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Frances Power Cobbe (4 December 1822 – 5 April 1904) was an Irish writer, social reformer, anti-vivisection activist, and leading suffragette. She founded a number of animal advocacy groups, including the National Anti-Vivisection Society (NAVS) in 1875, and the British Union for the Abolition of Vivisection (BUAV) in 1898, and was a member of the executive council of the London National Society for Women's Suffrage.

She was the author of a number of books and essays, including The Intuitive Theory of Morals (1855), On the Pursuits of Women (1863), Cities of the Past (1864), Criminals, Idiots, Women and Minors (1869), Darwinism in Morals (1871), and Scientific Spirit of the Age (1888).


Cobbe was a member of the prominent Cobbe family, descended from Archbishop Charles Cobbe, Primate of Ireland. She was born in Newbridge House in the family estate in what is now Donabate, Co. Dublin.[1]

She formed a marriage with Mary Lloyd, whom she referred to alternately as "husband," wife," and "dear friend."[2] She founded the Society for the Protection of Animals Liable to Vivisection (SPALV) in 1875, the world's first organization campaigning against animal experiments, and in 1898 the BUAV, two groups that remain active. Cobbe was a member of the executive council of the London National Society for Women's Suffrage and writer of editorial columns for London newspapers on suffrage, property rights for women, and opposition to vivisection.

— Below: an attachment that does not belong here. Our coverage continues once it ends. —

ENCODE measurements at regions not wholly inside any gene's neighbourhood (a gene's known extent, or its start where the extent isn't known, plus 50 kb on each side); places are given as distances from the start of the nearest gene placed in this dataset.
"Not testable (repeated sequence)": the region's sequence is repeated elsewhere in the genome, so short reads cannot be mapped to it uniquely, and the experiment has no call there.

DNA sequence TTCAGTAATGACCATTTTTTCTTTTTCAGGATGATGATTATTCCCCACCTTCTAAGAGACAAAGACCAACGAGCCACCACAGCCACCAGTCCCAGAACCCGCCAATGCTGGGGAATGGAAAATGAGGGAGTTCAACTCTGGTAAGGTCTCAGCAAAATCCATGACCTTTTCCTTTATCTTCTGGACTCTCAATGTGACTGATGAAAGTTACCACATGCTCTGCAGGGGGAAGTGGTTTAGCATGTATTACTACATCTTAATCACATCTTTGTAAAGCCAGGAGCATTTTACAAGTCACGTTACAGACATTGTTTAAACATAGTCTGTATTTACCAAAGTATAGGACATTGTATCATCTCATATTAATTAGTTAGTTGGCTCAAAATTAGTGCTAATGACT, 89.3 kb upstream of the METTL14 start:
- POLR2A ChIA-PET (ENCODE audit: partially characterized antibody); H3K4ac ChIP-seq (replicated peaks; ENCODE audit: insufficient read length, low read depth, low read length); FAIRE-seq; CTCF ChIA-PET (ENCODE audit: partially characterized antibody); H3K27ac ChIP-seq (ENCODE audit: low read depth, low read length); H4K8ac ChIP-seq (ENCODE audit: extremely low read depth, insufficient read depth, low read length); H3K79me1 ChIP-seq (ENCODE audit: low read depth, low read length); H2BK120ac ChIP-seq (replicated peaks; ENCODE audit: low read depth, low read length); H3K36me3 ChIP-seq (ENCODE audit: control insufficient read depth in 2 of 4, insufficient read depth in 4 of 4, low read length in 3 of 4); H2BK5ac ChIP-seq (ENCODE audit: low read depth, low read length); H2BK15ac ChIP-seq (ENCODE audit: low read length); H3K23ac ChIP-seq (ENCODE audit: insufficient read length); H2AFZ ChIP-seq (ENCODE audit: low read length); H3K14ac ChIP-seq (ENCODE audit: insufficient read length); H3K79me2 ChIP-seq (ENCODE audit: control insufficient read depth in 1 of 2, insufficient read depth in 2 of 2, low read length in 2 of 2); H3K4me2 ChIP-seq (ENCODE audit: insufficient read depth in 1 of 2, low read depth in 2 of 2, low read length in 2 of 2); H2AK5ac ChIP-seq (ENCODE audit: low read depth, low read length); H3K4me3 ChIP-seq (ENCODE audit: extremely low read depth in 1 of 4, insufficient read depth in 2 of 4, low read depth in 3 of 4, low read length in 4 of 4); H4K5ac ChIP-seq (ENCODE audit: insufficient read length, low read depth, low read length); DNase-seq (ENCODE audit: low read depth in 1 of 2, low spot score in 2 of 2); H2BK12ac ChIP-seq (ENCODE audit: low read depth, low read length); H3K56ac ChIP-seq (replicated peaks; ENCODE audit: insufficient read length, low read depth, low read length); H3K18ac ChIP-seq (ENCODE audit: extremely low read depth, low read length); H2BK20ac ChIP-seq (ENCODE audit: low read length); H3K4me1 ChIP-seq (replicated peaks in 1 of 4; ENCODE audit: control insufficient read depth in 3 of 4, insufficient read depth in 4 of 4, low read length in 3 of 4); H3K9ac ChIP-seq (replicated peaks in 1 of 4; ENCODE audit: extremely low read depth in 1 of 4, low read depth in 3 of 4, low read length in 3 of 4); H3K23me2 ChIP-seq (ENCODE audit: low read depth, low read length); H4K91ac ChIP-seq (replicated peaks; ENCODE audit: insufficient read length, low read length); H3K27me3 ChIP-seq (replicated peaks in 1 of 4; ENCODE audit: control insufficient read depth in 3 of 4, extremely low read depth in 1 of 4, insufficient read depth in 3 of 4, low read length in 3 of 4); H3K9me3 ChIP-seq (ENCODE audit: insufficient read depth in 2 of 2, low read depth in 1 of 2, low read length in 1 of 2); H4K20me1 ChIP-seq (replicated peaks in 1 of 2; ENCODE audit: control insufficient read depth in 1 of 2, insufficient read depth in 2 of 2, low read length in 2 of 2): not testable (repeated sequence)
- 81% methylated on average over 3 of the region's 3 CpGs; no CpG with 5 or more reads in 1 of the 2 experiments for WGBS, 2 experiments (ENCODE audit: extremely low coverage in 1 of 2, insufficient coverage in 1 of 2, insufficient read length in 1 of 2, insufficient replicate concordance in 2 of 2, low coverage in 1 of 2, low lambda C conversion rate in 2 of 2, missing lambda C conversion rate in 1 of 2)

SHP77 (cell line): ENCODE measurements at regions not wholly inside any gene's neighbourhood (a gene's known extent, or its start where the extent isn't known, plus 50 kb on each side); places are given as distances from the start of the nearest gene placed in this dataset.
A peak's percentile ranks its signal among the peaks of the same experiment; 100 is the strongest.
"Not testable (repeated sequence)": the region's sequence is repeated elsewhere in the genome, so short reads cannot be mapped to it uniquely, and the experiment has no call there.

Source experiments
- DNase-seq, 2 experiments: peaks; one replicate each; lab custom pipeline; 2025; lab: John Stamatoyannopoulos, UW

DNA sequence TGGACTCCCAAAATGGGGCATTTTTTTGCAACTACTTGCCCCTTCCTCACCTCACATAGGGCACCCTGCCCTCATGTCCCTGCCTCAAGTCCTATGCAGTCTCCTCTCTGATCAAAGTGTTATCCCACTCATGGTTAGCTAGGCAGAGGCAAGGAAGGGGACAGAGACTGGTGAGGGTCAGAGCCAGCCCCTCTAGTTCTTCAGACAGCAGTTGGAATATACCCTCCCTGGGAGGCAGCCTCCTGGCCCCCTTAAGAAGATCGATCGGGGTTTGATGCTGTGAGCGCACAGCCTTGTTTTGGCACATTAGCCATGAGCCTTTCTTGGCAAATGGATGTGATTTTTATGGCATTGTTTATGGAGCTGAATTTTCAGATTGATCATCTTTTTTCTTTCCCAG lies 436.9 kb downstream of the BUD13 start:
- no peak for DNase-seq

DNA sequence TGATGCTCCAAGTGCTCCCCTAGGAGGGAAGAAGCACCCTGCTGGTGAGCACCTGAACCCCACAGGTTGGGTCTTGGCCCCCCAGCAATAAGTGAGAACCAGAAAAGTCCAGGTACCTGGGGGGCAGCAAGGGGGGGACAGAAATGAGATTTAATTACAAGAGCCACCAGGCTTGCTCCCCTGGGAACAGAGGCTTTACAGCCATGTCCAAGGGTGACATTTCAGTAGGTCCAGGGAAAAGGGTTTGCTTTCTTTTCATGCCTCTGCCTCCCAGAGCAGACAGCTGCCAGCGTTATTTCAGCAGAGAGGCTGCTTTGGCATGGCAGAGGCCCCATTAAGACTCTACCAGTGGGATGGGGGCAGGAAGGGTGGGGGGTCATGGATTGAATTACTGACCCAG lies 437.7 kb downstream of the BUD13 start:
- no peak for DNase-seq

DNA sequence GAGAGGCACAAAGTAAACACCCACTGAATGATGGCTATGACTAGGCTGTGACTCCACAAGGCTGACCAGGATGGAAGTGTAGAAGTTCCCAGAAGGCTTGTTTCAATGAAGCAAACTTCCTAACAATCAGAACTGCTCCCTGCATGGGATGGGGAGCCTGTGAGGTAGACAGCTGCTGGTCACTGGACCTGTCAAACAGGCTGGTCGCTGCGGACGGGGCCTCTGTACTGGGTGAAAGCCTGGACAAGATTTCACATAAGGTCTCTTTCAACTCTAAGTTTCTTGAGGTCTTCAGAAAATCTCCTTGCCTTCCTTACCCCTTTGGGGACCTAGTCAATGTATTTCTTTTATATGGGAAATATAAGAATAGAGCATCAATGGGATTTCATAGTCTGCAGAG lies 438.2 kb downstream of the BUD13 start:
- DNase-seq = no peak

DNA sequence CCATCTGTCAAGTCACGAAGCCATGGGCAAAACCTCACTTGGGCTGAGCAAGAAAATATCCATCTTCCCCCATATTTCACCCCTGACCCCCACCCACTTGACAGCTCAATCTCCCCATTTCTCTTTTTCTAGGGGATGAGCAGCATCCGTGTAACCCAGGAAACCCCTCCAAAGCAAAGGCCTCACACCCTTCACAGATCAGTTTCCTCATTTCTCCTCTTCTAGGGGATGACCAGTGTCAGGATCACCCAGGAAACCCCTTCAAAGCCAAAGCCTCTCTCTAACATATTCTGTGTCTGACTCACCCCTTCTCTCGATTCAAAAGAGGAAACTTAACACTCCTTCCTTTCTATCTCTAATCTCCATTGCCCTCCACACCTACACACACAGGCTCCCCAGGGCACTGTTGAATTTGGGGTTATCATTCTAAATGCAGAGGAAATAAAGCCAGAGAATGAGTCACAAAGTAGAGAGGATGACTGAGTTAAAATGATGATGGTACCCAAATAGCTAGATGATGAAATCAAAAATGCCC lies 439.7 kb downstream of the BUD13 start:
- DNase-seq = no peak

Cobbe met the Darwin family during 1868. Emma Darwin liked her, "Miss Cobbe was very agreeable." Cobbe persuaded Charles Darwin to read Immanuel Kant's Metaphysics of Ethics.[3] She met him again during 1869 in Wales, and apparently interrupted him when he was quite ill,[4] and tried to persuade him to read John Stuart Mill—and indeed Darwin had read Cobbe's review of Mill's book, The Subjection of Women.[5] She then lost his trust when without permission she edited and published a letter he'd written to her.[4] Her critique of Darwin's Descent of Man, Darwinism in Morals was published in The Theological Review in April 1871.[6][7]

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